Adrienne Mannov, University of Copenhagen and Seahealth Denmark.
The shipping industry is often referred to as the Invisible Industry. Although 90% of all goods are transported by sea, many consumers are not aware of the industry’s significance in our lives. Even more compelling, most are not aware of the people who move these goods. Thus, the Invisible Workforce may be a more accurate title. In this article, I discuss these invisible workers and their perceptions of maritime piracy and how their perceptions may be useful to the Contact Group on Piracy off the Coast of Somalia (CGPCS).
More specifically, I discuss how seafarers conceptualize the threat, including geographical focus and the role that their governments, labor unions and employers play in protecting them. These perspectives are based on 16 months of ethnographic research on board with crews who pass through piracy areas and among seafarers, their families and the maritime organizations around them on land in Denmark, the Ukraine, India and the Philippines. In addition, I include perspectives gathered from The Seamen’s Church Institute of NY & NJ and the Maritime Piracy Humanitarian Response Program, organizations both affiliated with the CGPCS. Both of these organizations emerged as significant actors in the field, and their work, where relevant, will be addressed in this article as well.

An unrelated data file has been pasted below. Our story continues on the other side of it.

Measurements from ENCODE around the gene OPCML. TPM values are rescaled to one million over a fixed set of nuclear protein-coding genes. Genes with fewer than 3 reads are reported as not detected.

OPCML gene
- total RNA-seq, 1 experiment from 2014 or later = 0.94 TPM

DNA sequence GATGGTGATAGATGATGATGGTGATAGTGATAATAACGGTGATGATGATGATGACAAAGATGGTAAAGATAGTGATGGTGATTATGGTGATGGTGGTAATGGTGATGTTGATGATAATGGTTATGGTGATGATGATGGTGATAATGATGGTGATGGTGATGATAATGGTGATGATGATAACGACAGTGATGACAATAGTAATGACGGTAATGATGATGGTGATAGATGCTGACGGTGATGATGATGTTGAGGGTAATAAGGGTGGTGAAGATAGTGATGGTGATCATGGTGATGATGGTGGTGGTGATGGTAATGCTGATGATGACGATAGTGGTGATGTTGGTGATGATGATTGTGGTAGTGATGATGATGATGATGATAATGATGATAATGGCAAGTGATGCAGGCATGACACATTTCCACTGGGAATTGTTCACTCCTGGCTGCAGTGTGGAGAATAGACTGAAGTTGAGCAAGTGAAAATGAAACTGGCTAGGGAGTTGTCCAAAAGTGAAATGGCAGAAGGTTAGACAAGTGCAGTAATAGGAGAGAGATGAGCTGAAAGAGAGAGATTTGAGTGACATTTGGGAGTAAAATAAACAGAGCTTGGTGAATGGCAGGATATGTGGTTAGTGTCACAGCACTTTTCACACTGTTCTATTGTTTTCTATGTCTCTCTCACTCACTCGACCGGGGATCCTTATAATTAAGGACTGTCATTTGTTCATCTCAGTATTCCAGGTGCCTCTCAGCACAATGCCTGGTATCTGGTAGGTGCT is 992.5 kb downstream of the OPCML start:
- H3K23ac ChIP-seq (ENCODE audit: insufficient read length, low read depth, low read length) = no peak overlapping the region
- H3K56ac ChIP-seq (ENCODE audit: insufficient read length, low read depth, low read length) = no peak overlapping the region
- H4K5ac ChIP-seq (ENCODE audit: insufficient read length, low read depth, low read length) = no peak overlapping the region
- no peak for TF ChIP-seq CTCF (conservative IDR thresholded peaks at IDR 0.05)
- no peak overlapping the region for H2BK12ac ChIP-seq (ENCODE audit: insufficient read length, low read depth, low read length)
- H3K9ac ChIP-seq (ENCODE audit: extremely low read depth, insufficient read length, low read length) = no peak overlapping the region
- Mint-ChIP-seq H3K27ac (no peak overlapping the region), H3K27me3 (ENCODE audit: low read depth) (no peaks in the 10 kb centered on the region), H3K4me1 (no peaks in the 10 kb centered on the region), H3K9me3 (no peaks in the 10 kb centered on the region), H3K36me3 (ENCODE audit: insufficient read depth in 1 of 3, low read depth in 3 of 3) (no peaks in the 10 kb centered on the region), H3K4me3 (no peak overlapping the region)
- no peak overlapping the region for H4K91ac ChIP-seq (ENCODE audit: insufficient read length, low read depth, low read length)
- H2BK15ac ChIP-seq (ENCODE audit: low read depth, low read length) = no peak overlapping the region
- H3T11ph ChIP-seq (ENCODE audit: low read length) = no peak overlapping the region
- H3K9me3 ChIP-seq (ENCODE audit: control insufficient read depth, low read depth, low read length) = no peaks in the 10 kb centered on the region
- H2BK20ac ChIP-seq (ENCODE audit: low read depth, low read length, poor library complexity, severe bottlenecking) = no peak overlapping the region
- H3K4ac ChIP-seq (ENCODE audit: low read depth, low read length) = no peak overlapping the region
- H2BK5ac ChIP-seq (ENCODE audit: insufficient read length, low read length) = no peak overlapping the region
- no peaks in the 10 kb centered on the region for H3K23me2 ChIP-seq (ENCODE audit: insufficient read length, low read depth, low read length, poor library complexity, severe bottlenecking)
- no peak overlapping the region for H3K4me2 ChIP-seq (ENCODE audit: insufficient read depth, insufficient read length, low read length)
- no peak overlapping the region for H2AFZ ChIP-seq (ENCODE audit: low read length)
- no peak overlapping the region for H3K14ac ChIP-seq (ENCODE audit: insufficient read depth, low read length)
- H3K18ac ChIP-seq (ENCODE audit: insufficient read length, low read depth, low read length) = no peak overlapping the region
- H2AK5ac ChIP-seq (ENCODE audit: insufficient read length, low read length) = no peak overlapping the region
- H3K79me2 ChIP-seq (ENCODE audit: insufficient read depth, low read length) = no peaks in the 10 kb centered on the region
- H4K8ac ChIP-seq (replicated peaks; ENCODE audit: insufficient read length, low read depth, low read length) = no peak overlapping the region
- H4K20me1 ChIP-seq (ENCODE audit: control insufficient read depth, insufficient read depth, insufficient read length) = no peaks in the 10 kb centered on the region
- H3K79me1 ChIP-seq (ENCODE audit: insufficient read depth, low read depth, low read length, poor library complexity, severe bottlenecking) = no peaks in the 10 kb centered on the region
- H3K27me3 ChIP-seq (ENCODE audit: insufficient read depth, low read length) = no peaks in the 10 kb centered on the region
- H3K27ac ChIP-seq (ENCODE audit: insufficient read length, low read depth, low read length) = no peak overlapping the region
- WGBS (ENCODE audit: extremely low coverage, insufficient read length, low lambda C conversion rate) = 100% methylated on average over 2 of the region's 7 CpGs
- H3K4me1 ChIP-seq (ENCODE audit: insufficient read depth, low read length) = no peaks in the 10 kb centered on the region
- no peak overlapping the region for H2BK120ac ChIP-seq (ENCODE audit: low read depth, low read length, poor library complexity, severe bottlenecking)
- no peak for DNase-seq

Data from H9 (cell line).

The project is a collaboration between Seahealth Denmark and the Department of Anthropology at Copenhagen University. Seahealth Denmark and the Danish government funded the project. Despite this Danish point of departure, the majority of the individuals and organizations that contributed their perspectives to the research are not Danish and do not have any particular stake in the Danish shipping industry. As such, this article offers a broad perspective from seafarers on their perception of piracy threats and how these might be helpful to the CGPCS’s continued work. The Lessons Learned Project asked me to contribute these perspective in the hopes that they will add value to the ongoing work of the CGPCS. You can read the full paper here.